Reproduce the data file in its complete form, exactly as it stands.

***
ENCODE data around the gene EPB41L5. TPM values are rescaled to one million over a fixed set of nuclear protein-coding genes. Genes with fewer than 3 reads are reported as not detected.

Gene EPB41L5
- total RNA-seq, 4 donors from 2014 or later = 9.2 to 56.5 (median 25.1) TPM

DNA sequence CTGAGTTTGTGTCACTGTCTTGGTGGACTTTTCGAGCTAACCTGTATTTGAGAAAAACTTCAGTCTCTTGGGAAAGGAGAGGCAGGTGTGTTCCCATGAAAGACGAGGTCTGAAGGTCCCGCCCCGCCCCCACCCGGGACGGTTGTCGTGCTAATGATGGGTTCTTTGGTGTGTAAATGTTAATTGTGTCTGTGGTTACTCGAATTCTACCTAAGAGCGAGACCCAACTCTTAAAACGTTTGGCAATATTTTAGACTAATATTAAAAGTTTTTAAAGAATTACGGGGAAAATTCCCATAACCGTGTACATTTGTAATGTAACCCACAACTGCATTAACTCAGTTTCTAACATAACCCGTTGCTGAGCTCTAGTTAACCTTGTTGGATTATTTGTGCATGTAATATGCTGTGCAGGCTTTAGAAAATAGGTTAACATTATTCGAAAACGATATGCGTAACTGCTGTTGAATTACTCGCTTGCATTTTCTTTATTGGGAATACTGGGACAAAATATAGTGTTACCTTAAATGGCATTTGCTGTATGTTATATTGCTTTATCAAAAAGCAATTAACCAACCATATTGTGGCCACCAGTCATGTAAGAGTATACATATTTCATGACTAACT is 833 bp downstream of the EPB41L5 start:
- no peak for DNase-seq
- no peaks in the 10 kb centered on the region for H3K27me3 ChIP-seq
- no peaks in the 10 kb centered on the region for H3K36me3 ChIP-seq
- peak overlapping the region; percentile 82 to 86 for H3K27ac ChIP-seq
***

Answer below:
ENCODE data around the gene EPB41L5. TPM values are rescaled to one million over a fixed set of nuclear protein-coding genes. Genes with fewer than 3 reads are reported as not detected.

Gene EPB41L5
- total RNA-seq, 4 donors from 2014 or later = 9.2 to 56.5 (median 25.1) TPM

DNA sequence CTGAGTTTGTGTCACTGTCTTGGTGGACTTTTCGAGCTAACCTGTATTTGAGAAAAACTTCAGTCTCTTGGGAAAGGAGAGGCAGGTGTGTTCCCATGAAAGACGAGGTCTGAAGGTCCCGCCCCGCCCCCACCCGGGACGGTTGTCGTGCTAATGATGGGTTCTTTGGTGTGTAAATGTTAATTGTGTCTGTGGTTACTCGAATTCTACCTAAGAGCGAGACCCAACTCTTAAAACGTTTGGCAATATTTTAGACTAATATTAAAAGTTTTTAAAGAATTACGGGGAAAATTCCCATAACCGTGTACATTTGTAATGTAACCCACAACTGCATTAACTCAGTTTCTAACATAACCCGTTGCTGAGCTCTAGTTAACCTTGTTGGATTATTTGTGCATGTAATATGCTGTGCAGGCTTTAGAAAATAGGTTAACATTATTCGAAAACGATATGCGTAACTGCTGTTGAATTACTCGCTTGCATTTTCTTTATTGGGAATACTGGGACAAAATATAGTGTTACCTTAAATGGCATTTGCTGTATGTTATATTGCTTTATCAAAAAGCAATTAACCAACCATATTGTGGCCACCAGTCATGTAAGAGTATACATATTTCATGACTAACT is 833 bp downstream of the EPB41L5 start:
- no peak for DNase-seq
- no peaks in the 10 kb centered on the region for H3K27me3 ChIP-seq
- no peaks in the 10 kb centered on the region for H3K36me3 ChIP-seq
- peak overlapping the region; percentile 82 to 86 for H3K27ac ChIP-seq